By Amy PerryAugust 31, 2017
FORT LEE, Va. (Aug. 31, 2017) -- Just over six months ago, Fort Lee spouse and USO volunteer coordinator Julie Coffman took the first step on the journey of a lifetime.
Coffman set out to traverse the Appalachian Trail, an arduous undertaking, to say the least.
The trail goes through 14 states and is 2,198 miles long. The journey took her 163 days. She had 23 zero days (no miles hiked) and took off five weeks for family activities.
"I thought it was going to be a cake walk. I sure was in for a surprise," she said. "This was one of the hardest things I have ever done."
Coffman's family -- including Sgt. 1st Class Doyle Coffman, who was an instructor on the Ordnance Campus, and her three children -- were supportive of her journey, but also surprised at first.
"About a year-and-a-half ago, I decided it was my turn to go TDY," Coffman said. "I always have had a love of the outdoors and thought I wanted to do something big before I turned 40. A few nights later, I told my family. I think, at first, they thought I was nuts.
"I told them I was almost 40 years old and needed to find peace and clarity in myself," she continued. "They understood this."
The hike was a chance for Coffman to rediscover herself, she said.
"I have been the Army spouse, mom, Linda's daughter, and many other things, but I wondered who I really was," Coffman said. "I've been to college, but could never decide what to study. I've switched professions many times, but never decided what I wanted to be. I used this as a quest to do soul searching and find these answers."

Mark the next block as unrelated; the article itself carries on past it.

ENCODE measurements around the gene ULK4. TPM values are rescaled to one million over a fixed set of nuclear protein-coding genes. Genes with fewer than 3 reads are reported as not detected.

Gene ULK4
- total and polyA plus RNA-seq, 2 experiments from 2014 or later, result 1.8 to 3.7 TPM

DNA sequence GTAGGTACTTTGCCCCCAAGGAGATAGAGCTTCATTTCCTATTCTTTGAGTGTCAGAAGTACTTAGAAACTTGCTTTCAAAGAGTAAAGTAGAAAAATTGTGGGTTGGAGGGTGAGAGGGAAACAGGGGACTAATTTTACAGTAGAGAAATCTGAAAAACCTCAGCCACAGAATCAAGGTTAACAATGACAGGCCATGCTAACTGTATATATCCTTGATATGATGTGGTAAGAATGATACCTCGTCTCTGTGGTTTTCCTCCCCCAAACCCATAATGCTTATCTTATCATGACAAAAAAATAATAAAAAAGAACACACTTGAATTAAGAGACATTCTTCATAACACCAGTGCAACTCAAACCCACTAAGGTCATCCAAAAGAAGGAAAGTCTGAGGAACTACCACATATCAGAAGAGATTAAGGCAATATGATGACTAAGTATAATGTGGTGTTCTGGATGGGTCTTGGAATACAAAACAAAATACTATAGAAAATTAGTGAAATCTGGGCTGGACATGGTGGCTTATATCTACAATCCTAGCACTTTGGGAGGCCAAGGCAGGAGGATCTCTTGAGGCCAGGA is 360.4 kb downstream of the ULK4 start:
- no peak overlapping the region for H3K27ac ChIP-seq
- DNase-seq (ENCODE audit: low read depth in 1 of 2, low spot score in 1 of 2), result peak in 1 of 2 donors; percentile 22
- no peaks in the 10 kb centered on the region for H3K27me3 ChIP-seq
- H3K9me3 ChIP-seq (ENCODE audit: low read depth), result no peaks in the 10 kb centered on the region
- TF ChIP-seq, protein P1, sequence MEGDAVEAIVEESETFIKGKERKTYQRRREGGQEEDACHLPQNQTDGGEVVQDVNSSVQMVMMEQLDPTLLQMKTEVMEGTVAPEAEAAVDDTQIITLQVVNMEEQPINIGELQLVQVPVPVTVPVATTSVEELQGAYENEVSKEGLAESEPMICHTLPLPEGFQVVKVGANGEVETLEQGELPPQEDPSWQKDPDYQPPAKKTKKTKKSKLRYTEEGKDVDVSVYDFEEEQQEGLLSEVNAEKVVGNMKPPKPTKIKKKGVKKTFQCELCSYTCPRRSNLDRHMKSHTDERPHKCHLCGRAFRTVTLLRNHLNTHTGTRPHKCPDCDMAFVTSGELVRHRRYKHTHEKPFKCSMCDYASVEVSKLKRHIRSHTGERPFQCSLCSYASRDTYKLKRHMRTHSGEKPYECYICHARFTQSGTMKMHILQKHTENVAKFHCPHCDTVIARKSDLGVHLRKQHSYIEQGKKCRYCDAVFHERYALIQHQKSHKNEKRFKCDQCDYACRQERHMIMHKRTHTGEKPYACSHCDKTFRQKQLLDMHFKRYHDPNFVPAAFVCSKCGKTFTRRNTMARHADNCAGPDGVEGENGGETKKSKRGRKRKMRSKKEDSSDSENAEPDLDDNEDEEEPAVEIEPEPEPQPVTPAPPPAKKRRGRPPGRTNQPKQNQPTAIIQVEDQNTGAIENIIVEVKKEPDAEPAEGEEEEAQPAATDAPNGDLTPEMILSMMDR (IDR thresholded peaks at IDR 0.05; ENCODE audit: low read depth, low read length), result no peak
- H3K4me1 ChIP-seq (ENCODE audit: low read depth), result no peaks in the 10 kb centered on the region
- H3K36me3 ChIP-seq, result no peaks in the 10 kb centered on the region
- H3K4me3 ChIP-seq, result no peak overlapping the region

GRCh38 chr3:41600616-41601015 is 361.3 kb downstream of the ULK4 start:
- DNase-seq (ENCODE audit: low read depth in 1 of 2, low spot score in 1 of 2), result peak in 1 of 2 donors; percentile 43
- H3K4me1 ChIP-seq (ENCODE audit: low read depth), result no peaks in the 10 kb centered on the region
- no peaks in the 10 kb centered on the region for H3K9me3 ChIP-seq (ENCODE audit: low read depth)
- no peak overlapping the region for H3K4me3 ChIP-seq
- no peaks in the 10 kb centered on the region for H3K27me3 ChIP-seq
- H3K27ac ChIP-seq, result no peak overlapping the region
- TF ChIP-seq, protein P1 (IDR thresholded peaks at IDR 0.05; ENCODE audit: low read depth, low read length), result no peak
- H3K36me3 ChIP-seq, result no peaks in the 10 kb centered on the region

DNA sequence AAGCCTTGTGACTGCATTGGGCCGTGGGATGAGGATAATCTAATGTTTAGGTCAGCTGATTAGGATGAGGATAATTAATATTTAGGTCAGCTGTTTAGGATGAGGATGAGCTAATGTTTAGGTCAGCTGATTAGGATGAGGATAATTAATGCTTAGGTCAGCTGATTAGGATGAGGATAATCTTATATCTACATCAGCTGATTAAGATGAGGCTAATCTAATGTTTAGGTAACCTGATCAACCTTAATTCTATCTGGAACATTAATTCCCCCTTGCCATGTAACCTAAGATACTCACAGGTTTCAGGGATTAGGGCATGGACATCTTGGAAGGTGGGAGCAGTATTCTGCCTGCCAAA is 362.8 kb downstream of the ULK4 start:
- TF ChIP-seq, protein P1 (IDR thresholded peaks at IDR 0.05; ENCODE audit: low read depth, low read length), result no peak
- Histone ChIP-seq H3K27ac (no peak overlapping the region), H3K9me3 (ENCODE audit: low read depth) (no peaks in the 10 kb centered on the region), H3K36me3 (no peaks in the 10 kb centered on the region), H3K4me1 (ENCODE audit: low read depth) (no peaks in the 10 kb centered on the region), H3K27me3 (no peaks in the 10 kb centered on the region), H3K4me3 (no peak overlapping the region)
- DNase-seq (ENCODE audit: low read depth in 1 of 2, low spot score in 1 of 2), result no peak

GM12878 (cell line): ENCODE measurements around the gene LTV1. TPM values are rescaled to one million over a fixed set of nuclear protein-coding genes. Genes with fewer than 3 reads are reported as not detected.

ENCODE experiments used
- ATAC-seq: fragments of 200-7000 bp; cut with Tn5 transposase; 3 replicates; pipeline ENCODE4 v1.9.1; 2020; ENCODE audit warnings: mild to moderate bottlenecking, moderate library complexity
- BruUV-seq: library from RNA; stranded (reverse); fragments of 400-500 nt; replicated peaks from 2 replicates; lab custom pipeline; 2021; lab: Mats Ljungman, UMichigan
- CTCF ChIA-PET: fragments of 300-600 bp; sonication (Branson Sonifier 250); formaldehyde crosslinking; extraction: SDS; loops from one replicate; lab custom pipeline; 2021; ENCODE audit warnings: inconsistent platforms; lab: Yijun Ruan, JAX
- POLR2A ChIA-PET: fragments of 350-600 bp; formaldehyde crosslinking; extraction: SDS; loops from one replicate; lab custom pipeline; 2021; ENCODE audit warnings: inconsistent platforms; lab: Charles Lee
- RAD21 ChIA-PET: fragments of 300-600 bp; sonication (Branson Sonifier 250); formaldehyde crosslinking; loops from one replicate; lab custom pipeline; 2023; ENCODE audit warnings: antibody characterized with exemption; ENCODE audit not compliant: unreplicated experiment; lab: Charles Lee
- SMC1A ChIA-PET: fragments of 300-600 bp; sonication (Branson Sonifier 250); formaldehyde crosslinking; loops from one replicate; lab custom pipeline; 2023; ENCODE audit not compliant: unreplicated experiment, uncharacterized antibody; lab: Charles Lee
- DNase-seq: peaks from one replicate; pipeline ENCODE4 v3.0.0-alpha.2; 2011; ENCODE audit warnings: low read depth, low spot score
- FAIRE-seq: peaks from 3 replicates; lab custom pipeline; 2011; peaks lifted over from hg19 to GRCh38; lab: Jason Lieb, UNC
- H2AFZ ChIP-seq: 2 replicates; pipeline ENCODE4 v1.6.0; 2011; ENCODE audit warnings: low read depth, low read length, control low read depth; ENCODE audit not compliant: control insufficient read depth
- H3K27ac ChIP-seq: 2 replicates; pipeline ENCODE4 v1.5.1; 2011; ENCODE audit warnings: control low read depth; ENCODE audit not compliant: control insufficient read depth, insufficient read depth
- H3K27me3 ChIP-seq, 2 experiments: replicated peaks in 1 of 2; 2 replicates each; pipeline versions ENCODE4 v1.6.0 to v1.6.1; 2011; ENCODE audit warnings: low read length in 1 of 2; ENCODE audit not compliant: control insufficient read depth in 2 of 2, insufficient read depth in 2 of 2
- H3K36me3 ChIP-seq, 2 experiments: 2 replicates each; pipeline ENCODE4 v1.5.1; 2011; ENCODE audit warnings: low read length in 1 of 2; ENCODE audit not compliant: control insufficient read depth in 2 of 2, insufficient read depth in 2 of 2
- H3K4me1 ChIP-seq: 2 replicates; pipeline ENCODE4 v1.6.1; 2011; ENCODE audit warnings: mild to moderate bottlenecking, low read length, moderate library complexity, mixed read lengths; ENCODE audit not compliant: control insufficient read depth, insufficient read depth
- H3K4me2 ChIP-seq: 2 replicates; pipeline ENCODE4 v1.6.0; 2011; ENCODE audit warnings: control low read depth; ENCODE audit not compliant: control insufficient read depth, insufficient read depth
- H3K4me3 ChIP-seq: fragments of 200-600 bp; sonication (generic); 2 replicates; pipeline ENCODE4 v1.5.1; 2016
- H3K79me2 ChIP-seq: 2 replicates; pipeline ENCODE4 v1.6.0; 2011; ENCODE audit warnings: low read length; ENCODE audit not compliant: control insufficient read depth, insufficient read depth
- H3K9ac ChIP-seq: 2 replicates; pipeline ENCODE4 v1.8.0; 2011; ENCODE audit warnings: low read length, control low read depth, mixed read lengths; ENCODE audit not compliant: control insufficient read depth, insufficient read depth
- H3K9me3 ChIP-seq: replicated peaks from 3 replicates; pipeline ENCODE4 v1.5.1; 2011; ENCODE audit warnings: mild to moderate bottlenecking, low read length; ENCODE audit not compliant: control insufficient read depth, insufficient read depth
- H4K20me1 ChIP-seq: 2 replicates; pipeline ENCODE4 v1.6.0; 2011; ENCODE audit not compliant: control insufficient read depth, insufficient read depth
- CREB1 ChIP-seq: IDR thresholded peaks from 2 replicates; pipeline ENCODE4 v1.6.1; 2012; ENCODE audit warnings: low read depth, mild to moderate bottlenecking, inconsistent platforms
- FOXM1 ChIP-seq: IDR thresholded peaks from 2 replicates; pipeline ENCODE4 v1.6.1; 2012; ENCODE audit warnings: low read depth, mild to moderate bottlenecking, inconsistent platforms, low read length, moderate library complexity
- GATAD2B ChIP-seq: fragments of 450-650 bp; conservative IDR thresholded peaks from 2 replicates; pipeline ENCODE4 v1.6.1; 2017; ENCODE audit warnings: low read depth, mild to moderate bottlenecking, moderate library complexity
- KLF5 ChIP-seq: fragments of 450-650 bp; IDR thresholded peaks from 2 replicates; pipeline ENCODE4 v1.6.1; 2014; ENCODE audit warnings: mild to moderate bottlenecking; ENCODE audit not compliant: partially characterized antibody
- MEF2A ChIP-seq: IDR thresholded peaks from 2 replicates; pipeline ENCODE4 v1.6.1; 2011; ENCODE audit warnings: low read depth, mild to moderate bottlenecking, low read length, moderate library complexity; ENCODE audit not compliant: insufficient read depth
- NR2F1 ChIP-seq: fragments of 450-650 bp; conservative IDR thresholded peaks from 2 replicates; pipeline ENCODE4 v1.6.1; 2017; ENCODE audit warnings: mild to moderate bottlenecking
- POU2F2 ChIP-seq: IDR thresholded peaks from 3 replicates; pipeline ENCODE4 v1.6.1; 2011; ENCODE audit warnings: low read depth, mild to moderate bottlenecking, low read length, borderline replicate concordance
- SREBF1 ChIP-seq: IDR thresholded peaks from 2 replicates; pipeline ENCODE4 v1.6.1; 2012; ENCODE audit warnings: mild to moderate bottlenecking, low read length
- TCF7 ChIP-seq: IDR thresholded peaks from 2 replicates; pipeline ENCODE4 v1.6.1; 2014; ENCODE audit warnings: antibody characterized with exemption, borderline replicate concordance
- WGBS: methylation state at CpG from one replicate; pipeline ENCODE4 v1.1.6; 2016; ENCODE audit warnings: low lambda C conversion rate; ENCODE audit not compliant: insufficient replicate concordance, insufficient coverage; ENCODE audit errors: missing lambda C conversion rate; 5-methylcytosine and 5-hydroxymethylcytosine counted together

On Feb. 18, Coffman's husband and two of her children dropped her off in Amicalola Falls, Ga., which is the starting point for the thru-hiker traveling northbound.
It's been said that hikers will walk more than 5 million steps on the trail, but when Coffman's Fitbit died due to water damage, it registered more than 7 million.
"When I started, there were no leaves on the trees, so you could see for miles," she said. "As I walked north, the seasons changed and the leaves came out to turn into a green tunnel. The views were still amazing!
I stayed at 17 hostels, four strangers' houses, behind a building and in a restroom. I cowboy camped (under the stars) in three parks. For the most part, I used my tent up until the end. When I got lazy, or when it was storming, then I camped in a shelter."
It rained about half the time she was on the trail, said Coffman, but that wasn't the only weather difficulties she faced.
"I hiked for about four days in over a foot of snow deep in Tennessee, and temps of 11 F and a wind chill of -10 F," she said. "The trail took on many forms from dirt to mud puddles, bridges, board walks, bogs, bog bridges, rocks, cliffs, rock scrambles, streams, and, yes, even rivers. I have forded four rivers and rode on two boats."
Many northbound hikers experience the "Virginia blues," said Coffman, where they are just done with the trail and want to quit.